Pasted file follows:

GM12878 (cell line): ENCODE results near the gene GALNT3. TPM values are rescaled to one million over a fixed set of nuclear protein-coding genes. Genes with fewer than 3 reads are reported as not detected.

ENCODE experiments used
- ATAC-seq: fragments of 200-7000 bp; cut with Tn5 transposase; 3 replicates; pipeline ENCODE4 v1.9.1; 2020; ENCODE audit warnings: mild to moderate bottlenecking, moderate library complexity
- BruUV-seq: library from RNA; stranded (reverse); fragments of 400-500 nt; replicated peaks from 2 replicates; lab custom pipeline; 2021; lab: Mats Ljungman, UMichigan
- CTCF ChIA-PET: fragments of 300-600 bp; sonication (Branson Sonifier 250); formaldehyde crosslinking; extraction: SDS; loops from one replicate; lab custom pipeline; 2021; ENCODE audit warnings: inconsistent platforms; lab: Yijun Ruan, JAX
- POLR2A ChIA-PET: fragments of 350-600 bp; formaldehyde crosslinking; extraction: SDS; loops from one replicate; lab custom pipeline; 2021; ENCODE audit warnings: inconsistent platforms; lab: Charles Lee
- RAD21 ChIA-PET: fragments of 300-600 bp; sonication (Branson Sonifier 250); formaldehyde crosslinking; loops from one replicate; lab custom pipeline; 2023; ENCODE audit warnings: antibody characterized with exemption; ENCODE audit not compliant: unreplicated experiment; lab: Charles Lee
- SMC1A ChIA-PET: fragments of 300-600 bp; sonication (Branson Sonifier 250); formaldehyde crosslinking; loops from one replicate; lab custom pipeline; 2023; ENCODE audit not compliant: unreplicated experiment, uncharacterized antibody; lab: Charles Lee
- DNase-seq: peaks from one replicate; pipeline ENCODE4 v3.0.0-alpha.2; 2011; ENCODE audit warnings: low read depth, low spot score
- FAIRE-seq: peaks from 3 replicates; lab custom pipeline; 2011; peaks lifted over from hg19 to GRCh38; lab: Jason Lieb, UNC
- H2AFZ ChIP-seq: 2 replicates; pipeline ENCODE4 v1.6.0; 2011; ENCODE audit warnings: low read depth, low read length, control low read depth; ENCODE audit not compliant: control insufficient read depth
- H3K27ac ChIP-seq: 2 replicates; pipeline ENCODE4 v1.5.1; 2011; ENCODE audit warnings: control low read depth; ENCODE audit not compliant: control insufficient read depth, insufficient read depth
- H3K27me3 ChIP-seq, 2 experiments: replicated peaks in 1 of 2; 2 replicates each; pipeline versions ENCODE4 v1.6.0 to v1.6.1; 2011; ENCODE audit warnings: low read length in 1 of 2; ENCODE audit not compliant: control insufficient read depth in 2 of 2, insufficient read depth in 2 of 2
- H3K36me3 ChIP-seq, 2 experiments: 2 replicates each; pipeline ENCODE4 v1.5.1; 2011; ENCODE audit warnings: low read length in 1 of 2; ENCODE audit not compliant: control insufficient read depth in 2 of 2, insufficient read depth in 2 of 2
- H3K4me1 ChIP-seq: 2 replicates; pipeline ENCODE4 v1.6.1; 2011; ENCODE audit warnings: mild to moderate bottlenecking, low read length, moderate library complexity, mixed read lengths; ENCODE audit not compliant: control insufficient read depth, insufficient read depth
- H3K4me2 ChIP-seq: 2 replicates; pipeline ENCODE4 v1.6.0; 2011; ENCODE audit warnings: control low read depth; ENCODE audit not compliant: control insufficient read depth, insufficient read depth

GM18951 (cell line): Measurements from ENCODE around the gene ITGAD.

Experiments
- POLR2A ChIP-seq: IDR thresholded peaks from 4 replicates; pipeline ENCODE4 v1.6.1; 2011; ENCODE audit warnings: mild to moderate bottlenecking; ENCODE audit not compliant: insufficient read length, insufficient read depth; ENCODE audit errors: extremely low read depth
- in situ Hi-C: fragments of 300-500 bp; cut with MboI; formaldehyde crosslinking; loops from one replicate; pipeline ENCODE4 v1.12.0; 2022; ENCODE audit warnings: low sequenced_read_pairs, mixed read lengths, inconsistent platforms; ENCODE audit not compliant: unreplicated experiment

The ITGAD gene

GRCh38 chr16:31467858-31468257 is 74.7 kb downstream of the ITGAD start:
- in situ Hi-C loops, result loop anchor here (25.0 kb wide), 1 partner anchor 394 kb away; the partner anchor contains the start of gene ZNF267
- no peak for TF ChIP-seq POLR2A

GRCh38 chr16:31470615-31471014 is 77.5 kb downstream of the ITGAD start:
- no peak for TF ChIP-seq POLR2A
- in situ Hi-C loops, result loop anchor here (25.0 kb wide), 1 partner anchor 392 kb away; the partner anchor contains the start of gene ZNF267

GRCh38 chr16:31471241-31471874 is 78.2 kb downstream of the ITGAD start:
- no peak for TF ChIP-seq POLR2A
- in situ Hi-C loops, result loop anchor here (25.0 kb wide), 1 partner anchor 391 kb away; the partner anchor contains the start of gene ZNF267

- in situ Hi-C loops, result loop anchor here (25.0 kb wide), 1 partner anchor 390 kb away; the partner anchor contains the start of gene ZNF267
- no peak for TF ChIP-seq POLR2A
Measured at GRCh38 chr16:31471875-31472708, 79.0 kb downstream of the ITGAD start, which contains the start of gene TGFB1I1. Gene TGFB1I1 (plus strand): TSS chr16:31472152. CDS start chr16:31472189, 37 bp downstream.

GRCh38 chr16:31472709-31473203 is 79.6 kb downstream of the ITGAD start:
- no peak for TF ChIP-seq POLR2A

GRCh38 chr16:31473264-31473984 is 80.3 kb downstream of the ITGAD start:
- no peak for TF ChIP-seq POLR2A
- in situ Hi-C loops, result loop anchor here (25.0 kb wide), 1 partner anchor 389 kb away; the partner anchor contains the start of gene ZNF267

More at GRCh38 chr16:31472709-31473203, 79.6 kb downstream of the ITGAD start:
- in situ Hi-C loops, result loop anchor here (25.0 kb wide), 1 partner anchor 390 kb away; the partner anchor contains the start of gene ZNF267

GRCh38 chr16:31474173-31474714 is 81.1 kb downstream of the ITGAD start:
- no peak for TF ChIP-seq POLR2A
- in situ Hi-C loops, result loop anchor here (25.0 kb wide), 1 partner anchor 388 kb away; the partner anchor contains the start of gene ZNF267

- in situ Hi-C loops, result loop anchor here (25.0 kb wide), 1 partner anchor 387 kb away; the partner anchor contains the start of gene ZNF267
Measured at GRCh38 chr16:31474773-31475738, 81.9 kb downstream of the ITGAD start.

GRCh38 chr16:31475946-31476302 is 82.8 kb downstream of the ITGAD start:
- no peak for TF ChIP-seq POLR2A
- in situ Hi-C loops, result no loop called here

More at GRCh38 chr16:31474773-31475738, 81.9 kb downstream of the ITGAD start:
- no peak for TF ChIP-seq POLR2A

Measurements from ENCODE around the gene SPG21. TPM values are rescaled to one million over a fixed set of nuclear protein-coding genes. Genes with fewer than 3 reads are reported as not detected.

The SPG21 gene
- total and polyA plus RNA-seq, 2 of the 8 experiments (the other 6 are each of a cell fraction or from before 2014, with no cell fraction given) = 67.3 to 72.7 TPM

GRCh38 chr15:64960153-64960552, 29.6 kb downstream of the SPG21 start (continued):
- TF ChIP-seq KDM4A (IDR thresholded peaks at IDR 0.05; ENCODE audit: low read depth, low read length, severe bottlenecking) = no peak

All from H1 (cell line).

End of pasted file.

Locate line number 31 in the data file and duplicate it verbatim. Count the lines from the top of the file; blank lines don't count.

- in situ Hi-C loops, result loop anchor here (25.0 kb wide), 1 partner anchor 390 kb away; the partner anchor contains the start of gene ZNF267